In August of 2016, Baker secured $1.6 million in seed funding, led by Former Salesforce Executive Michael Lazerow, according to a press release. “Baker has created a solution that is clean and easy to use and can help dispensary owners engage their shoppers like never before – online, mobile, social and in-store,” says Lazerow. “I witnessed first-hand how Salesforce supercharges its customers’ businesses and I’m inspired to see Baker driving the entire cannabis industry forward with this same intelligent approach.” In 18 months of business, Baker has worked with hundreds of dispensaries, helping them build better connections with over 100,000 customers. At Baker, we believe the cannabis shopping experience should be as comfortable and personalized as it has become in every other retail environment,” says Joel Milton, chief executive officer at Baker. “With expertise in cannabis, data and technology we have created an industry-specific tool that allows dispensaries and brands engage with customers and build brand loyalty through a personalized shopping experience.”
According to Eli Sklarin, director of marketing at Baker, the number one reason why patients and customers choose a dispensary is because of products on the shelf. “We originally started the platform in 2014 so people could order ahead and wouldn’t have to wait in lines at the dispensary,” says Sklarin. “In 2015, we saw more dispensaries than fast food establishments in many cities. Once inventory started to settle down, we saw a need for the dispensary to better connect with their customers.” The three core products that Baker offers are online ordering, connect SMS & email and the check in & loyalty program.
Their entire suite of software options is specific to the cannabis retail space. “Our customizable program is designed to help dispensaries catch customers and keep them coming back,” says Sklarin. “The software can give a snapshot of who their customers are, insights into the overall health of their dispensary, sales per day of the week, monthly promotions and other basic analytics that help them understand their customers.” Things like strain alerts can help retain customers, allowing dispensaries to notify certain groups of customers when products are back in stock. Whether it’s a customer who prefers a particular brand of edibles or concentrates, these software tools can help dispensaries get the right message to the right customer.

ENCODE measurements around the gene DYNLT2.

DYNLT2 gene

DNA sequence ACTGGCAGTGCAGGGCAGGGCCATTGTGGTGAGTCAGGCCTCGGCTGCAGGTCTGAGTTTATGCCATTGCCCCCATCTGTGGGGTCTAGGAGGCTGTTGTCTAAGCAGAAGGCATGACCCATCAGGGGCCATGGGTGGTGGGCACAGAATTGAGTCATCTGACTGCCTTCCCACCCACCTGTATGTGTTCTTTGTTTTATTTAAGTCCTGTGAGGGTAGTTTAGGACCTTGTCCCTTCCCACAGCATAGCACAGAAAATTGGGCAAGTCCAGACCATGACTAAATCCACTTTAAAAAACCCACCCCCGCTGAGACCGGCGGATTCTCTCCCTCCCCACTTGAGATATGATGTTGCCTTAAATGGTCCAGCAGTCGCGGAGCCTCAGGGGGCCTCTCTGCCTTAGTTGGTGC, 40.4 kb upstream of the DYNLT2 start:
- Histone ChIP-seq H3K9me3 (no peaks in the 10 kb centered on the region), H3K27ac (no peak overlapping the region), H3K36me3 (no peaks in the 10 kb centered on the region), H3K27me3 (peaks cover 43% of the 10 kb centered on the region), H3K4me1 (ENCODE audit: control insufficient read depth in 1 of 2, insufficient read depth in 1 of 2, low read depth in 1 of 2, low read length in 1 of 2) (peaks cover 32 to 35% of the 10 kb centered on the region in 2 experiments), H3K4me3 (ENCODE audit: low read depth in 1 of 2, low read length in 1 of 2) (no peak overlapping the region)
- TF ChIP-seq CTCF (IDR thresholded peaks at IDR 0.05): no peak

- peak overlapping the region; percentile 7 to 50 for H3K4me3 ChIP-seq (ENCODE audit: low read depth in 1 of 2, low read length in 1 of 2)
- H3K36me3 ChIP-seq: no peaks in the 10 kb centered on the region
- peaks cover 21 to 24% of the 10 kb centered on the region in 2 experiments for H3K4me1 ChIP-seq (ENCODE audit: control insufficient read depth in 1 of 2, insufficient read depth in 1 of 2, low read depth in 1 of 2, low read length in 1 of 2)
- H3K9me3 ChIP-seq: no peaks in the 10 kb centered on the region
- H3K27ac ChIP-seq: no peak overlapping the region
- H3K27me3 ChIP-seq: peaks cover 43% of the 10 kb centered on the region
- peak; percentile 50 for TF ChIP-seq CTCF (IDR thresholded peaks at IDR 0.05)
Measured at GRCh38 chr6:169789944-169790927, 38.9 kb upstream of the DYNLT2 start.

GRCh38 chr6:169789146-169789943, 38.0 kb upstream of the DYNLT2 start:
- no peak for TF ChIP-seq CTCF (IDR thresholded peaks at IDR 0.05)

During a press conference on Thursday, February 23rd, White House press secretary Sean Spicer made a number of comments hinting at the Trump administration’s stance on legal cannabis. He identified a clear distinction that he makes between medical and recreational cannabis laws, while mentioning President Trump’s previous statements on medical cannabis. Roby Brock, a journalist at Arkansas news website Talk Business & Politics, asked a question about the state and federal conflict in cannabis laws. “The Obama administration chose not to strictly enforce those federal marijuana laws,” says Brock. “My question to you is with Jeff Sessions over at the Department of Justice as AG, what is going to be the Trump administration’s position on marijuana legalization where it is in a state-federal conflict like this?”
Sean Spicer replied with more of the same of his previous statements regarding the Trump administration’s stance on cannabis legalization. “There are two distinct issues here: medical marijuana and recreational marijuana,” says Spicer. “I think medical marijuana- I’ve said before that the president understands the pain and suffering that many people go through, who are facing especially terminal diseases and the comfort that some of these drugs, including medical marijuana, can bring to them. And that’s one that congress, through a rider in 2011, I think put in the appropriations bill saying the Department of Justice wouldn’t be funded to go after them.” The rider in the appropriations bill he is referring to is the Rohrabacher–Farr amendment that became law in December of 2014, but must be renewed each fiscal year. That piece of legislation provides for exactly what he said- preventing the Justice Department from using funds for activity that might interfere with state’s legal medical cannabis programs. Regarding the actual conflict between federal and state laws, Spicer said “I do believe you will see greater enforcement of it,” referring to the Department of Justice enforcing the Controlled Substances Act.
Spicer went on to make some questionably ill-informed remarks, including linking recreational cannabis use to the opioid crisis. “There is a big difference between that [medical marijuana] and recreational marijuana,” says Spicer. “And I think that when you see something like the opioid addiction crisis blossoming in so many states around this country, the last thing we should be doing is encouraging people- there is still a federal law that we need to abide by… When it comes to recreational marijuana and other drugs of that nature.” Though those comments are unclear, it could suggest that Mr. Spicer believes in a possible link between recreational cannabis use and the opioid crisis, or at least grouping them in the same category. While there is not much evidence suggesting of the link he is referring to, a study published in 2014 in JAMA Internal Medicine, a peer-reviewed medical journal published by the American Medical Association, suggests a possible link between medical cannabis laws and the decrease in opioid overdoses.